As an engineering manager working with our Terraform provider, I get a lot of questions on how developers (including our own customers) use Terraform to manage cloud infrastructure.
Terraform is the ideal solution for some workloads, but for others, re-designing your workflows to incorporate Terraform can be a little like trying to reinvent the wheel. As with all tools, even if you don’t need to make the decision now, you should know the basics and keep an eye on development to see if Terraform will eventually be a good fit.
Terraform is an IaC solution that follows a declarative model; the configuration file defines how you want the final configuration to look, rather than defining the steps necessary to reach that configuration. See our blog post on the differences between declarative and imperative solutions for more details. Like other declarative tools, it’s best to use Terraform when the systems have some uniformity, although it provides some capacity for diverging from the standard template.
Pets vs Cattle
Terraform is not ideal for an environment where servers are special, or radically different from every other, or where individual systems are subject to frequent reconfiguration. It doesn’t have a problem with frequent configuration so long as it’s the thing doing the reconfiguration. A Terraform workflow wants to treat servers as cattle (not pets, i.e. not special).
Declarative solutions are also idempotent, meaning you get the same result no matter how many times you enter a command. Suppose a redeployment fails at some intermediate point of the configuration. In that case, you can enter the same command again rather than having to adapt the command or navigate the final configuration steps manually. Idempotent solutions tend to reduce the complexity of the troubleshooting process and therefore allow less experienced team members to operate with more independence.
In addition to the basic benefits of the declarative approach Terraform has several other advantages. The HashiCorp configuration language (HCL) used with Terraform is simpler and easier to learn than the languages used with many other IaC tools. You’ll only need a few commands to perform a large number of basic admin tasks. Terraform is an open source tool supported by many leading cloud providers, so using Terraform helps prevent vendor lock-in. The growing adoption of Terraform also means it’s becoming much easier to hire developers with Terraform experience.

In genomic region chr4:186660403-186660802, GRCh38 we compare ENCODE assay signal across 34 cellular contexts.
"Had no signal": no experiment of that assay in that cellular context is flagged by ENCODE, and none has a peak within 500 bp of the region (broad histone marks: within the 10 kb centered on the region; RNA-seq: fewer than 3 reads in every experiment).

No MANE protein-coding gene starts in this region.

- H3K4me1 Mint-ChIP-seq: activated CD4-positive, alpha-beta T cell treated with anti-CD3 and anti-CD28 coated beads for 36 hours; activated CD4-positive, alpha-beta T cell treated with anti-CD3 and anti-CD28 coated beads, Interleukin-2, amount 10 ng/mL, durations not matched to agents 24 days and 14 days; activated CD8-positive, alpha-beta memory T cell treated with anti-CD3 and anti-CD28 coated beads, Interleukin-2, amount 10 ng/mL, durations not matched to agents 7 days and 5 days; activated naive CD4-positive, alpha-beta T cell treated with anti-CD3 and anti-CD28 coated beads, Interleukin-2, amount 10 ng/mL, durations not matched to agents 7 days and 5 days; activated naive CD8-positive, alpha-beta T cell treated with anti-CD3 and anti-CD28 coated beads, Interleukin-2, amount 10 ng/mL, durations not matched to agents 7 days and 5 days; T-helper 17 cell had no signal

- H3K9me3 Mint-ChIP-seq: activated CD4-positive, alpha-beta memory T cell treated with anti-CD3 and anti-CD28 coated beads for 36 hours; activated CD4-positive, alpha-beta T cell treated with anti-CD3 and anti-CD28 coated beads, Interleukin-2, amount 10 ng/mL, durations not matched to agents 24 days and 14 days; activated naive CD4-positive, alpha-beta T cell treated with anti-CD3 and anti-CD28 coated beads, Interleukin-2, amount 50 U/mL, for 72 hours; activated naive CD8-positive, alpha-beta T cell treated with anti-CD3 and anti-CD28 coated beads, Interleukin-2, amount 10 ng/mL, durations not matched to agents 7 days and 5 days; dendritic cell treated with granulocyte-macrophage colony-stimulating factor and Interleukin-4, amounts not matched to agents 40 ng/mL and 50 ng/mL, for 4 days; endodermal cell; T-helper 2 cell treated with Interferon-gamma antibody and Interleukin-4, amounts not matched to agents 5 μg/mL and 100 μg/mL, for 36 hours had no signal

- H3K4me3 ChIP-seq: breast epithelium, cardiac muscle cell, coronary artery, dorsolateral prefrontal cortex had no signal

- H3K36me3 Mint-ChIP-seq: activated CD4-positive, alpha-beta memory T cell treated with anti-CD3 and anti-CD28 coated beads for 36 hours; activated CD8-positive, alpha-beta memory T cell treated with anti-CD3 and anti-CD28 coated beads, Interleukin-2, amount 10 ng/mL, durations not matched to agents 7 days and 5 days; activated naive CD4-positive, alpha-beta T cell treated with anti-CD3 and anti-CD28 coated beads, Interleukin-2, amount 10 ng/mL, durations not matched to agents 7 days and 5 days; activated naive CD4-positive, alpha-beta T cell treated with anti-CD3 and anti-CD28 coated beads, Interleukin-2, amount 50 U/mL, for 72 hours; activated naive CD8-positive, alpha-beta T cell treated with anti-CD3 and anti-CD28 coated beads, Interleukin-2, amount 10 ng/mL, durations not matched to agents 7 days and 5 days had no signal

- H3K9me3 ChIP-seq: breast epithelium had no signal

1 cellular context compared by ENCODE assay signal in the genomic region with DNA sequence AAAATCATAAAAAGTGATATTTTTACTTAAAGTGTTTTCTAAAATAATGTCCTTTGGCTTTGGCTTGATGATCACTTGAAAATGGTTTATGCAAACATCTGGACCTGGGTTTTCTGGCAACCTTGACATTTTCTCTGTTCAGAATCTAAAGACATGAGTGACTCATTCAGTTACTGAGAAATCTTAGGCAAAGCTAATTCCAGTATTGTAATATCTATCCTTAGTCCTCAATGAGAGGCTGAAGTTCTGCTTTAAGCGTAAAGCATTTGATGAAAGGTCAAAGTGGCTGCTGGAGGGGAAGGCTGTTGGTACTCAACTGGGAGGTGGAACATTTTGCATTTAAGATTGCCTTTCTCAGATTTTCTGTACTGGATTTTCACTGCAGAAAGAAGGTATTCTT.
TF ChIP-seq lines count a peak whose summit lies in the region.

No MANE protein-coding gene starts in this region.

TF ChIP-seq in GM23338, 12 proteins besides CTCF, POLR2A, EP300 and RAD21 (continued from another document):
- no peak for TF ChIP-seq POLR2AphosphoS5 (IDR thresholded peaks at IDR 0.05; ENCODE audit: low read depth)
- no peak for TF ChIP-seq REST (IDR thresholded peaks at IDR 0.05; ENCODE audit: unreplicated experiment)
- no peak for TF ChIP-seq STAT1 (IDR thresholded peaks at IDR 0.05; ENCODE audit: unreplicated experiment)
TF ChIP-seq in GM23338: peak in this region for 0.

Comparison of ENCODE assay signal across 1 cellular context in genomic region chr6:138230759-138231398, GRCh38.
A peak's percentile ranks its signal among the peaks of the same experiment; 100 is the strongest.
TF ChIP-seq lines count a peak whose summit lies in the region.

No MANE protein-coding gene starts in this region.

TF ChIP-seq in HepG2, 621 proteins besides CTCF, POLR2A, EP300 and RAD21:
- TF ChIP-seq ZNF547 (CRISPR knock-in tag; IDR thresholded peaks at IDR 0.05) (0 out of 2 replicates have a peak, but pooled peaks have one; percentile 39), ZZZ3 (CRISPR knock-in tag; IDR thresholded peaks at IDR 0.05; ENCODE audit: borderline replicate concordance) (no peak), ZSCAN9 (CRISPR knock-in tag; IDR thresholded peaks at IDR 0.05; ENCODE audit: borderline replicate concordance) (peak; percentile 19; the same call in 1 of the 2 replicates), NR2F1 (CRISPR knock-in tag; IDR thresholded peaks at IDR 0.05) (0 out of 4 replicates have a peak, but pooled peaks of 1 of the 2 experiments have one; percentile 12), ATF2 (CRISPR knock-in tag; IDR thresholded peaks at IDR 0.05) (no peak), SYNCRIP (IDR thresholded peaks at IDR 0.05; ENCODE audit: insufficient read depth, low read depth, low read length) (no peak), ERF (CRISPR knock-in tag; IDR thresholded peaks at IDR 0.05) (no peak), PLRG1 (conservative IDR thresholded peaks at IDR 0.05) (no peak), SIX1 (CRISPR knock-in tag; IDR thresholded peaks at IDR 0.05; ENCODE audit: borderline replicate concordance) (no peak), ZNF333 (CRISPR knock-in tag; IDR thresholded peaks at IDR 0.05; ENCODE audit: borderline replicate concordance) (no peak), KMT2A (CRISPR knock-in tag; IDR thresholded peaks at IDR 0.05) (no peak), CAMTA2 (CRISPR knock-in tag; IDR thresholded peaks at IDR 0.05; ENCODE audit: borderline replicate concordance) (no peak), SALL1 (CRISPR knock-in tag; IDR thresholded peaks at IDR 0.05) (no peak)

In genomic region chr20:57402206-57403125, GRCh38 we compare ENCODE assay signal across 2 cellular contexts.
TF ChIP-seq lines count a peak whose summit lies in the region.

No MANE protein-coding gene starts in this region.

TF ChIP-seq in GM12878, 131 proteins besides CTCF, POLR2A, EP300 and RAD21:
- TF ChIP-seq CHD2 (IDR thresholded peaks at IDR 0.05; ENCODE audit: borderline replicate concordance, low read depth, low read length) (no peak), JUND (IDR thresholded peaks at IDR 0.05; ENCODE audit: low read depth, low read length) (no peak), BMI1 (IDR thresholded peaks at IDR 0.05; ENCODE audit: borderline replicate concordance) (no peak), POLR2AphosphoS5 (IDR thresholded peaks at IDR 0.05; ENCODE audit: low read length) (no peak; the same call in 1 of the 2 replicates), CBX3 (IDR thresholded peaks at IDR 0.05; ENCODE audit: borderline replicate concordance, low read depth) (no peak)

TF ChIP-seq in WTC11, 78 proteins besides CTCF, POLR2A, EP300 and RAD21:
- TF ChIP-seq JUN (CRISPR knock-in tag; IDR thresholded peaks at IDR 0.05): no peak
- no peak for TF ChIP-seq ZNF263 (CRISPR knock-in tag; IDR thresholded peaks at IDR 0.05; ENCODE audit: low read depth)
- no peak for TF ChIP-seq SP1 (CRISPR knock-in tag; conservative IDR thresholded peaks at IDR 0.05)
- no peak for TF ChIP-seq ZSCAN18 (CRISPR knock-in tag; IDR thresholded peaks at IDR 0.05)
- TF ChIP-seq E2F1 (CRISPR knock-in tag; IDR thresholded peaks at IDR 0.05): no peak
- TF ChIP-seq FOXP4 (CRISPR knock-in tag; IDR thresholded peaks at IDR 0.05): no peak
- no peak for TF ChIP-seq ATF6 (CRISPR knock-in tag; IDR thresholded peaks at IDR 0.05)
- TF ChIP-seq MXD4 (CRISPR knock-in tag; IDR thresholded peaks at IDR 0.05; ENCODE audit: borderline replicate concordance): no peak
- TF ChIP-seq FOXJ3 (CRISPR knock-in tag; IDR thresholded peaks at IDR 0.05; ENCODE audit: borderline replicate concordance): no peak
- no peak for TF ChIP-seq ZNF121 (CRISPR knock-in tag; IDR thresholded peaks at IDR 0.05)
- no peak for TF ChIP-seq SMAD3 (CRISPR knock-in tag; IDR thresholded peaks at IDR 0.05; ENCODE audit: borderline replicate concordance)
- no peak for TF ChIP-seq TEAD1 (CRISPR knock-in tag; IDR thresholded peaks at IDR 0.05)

Terraform is platform-agnostic and has a diverse collection of plugins making it easy to manage multi-cloud environments. The Terraform module registry offers reusable components that can save you time when you build your own configurations.
Linode and Terraform
We’ve invested heavily in Terraform, and the custom tools built into the Linode environment further simplify the task of implementing Terraform as your IaC solution. For example, the Linode Terraform provider interfaces directly with the Linode API, thus providing seamless integration with other Linode products.
This quick summary of benefits leads to some practical insights on when Terraform might be the best option for your environment. Consider Terraform if you have the following needs:
- Reproducible infrastructure: Automation operates best in an environment where there is some uniformity and reproducibility. If your network supports multiple systems that are similar in configuration, Terraform is an excellent choice. On the other hand, if your systems are dissimilar, require a lot of customization, or need frequent configuration changes, you probably won’t benefit from Terraform.
- External services: If you have an environment that requires integration with external tools and services, Terraform is a good choice because of its extensive collection of plugins.
- Multicloud: If your organization spreads across multiple cloud providers, the universal acceptance of Terraform will simplify integration.
- Flexible IT staffing: Terraform’s ease of use means you don’t have to be an expert to operate and maintain your IaC environment. Consider Terraform if your organization would benefit from an IT staff that is flexible and easy to train with minimal intervention from advanced-level specialists.
It is also important to keep in mind that today’s decisions will build the network you work in tomorrow, so think ahead when you are planning your IaC environment and considering Terraform. For instance, even if you aren’t operating in a multicloud environment today, you might wish to preserve the future option to save money and maximize flexibility as your organization evolves.
If you haven’t had the chance to work with Terraform for your own projects, it’s worth investing the time to get familiar with the tool so you can give yourself (and your workloads) an extra competitive advantage. Choosing a platform like Terraform that many different cloud providers support maximizes your power to adapt and future-proof your cloud infrastructure.